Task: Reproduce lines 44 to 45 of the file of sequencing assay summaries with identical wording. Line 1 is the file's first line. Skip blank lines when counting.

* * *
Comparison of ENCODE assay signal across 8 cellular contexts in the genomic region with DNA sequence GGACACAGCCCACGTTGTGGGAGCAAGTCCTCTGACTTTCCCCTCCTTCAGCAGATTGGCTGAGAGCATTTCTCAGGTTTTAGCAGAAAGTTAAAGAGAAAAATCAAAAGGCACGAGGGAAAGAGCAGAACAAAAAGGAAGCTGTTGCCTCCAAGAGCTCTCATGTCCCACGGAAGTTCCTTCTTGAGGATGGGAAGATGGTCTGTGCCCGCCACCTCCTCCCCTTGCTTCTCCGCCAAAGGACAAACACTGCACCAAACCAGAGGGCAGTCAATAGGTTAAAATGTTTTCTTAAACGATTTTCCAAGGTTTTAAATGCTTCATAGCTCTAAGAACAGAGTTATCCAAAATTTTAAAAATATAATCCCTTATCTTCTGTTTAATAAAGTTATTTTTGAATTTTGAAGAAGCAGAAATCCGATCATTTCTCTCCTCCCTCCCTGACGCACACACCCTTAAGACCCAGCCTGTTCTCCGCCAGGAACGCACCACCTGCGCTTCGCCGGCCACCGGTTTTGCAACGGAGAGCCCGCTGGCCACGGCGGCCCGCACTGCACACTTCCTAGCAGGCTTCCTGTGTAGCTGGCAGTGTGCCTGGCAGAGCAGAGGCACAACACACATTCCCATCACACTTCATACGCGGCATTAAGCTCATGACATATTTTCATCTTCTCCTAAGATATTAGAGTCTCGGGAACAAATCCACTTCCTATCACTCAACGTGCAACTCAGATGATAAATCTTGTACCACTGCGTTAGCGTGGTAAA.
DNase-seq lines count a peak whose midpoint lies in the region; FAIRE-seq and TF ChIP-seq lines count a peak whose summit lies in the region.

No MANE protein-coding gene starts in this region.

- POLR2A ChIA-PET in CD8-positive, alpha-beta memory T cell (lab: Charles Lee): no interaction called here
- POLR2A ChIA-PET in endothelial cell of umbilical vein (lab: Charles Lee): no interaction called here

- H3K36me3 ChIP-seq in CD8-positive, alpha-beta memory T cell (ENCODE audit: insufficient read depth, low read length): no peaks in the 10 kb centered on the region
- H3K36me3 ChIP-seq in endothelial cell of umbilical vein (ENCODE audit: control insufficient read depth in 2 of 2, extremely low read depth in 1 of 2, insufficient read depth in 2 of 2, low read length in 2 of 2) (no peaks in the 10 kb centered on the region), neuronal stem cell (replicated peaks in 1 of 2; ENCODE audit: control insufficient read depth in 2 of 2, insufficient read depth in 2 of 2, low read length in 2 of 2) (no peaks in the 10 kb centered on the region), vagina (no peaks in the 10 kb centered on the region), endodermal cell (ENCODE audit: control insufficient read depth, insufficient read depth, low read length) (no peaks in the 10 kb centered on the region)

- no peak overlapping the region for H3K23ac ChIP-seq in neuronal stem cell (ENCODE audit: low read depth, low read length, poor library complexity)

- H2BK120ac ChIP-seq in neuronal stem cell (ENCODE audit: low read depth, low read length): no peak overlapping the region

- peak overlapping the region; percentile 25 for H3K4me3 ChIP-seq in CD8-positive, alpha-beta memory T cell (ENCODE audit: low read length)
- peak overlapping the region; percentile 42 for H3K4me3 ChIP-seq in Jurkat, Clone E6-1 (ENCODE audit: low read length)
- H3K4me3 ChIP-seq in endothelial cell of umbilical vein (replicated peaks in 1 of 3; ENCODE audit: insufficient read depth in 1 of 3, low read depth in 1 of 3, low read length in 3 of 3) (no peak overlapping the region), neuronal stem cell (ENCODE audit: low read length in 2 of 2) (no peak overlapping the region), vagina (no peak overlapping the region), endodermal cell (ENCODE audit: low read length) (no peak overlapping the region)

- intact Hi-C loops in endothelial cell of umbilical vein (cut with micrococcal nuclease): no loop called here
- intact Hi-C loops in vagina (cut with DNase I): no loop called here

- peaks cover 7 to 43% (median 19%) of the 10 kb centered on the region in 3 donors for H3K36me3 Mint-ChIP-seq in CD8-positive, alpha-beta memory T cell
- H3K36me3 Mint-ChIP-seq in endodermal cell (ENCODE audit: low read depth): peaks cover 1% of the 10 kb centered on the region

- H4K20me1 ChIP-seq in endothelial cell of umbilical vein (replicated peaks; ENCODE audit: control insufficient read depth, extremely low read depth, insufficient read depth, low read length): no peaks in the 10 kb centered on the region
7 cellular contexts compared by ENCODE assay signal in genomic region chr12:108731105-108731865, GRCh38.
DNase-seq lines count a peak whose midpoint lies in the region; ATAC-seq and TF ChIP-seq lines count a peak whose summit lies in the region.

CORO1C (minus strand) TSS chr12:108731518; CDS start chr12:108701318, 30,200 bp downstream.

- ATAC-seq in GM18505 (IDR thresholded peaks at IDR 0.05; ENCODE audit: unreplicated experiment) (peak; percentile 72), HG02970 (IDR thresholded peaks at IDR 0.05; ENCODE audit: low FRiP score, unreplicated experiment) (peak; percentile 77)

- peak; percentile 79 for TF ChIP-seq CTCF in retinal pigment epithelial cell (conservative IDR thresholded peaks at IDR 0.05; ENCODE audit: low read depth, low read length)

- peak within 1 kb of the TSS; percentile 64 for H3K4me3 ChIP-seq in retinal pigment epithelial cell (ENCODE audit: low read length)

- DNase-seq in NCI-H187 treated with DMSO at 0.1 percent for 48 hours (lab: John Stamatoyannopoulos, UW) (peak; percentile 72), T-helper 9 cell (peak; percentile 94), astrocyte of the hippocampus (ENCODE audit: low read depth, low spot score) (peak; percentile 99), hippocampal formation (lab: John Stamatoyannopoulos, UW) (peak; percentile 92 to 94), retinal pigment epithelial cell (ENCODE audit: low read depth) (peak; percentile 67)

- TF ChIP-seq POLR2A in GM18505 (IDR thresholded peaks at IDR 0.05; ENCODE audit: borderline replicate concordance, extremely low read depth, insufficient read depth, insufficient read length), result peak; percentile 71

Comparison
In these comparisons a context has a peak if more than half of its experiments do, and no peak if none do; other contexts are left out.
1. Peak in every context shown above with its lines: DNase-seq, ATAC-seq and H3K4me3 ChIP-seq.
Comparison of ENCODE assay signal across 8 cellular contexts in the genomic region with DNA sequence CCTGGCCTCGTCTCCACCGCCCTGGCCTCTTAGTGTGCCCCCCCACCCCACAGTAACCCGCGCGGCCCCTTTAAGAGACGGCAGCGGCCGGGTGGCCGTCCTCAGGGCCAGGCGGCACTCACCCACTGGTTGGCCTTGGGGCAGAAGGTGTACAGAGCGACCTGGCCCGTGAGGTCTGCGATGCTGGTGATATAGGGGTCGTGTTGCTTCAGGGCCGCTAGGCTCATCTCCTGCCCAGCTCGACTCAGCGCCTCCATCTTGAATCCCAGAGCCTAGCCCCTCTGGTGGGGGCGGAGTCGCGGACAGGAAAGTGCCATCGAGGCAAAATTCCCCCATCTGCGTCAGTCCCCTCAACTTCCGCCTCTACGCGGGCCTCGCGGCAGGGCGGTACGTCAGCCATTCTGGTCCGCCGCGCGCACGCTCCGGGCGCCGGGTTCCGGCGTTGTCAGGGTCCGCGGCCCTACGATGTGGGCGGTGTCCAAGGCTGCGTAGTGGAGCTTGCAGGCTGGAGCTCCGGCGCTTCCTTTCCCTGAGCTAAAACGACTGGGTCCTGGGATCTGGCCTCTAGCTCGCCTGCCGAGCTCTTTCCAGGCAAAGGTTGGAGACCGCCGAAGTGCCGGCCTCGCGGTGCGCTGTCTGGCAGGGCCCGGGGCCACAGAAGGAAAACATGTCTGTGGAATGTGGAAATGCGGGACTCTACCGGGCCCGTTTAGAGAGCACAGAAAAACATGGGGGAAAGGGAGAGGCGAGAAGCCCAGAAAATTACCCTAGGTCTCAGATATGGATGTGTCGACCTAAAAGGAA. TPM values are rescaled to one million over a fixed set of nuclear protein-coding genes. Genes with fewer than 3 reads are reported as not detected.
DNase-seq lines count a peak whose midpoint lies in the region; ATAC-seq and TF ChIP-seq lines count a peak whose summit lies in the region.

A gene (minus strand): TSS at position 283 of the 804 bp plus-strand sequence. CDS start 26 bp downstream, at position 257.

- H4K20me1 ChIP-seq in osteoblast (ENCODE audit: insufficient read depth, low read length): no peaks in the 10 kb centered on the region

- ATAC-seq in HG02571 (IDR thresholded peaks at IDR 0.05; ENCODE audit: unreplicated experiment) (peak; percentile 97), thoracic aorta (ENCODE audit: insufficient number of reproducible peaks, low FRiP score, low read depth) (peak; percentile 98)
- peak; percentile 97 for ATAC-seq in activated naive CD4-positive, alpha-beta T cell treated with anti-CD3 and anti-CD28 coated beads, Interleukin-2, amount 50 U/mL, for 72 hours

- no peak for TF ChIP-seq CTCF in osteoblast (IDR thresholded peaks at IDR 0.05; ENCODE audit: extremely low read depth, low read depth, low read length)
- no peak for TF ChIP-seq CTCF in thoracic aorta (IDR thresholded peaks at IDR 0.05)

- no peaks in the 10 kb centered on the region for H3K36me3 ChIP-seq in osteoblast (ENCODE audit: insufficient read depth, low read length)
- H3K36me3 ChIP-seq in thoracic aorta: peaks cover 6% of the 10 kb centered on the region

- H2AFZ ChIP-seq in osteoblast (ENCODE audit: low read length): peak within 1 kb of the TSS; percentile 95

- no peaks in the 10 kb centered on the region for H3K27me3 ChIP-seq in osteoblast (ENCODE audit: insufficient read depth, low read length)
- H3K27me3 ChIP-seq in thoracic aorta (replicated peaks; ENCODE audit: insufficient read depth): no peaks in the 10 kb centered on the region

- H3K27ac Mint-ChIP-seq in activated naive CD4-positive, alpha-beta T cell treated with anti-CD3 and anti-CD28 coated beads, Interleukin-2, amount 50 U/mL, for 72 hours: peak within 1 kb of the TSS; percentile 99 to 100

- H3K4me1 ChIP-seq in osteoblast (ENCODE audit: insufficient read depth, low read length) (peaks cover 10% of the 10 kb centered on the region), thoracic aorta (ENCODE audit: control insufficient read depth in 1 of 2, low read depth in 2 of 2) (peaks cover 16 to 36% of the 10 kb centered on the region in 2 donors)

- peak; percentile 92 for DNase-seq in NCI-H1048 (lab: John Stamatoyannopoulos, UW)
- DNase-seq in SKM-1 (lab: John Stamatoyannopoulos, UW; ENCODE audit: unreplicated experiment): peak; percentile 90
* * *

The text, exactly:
- peak; percentile 92 for DNase-seq in NCI-H1048 (lab: John Stamatoyannopoulos, UW)
- DNase-seq in SKM-1 (lab: John Stamatoyannopoulos, UW; ENCODE audit: unreplicated experiment): peak; percentile 90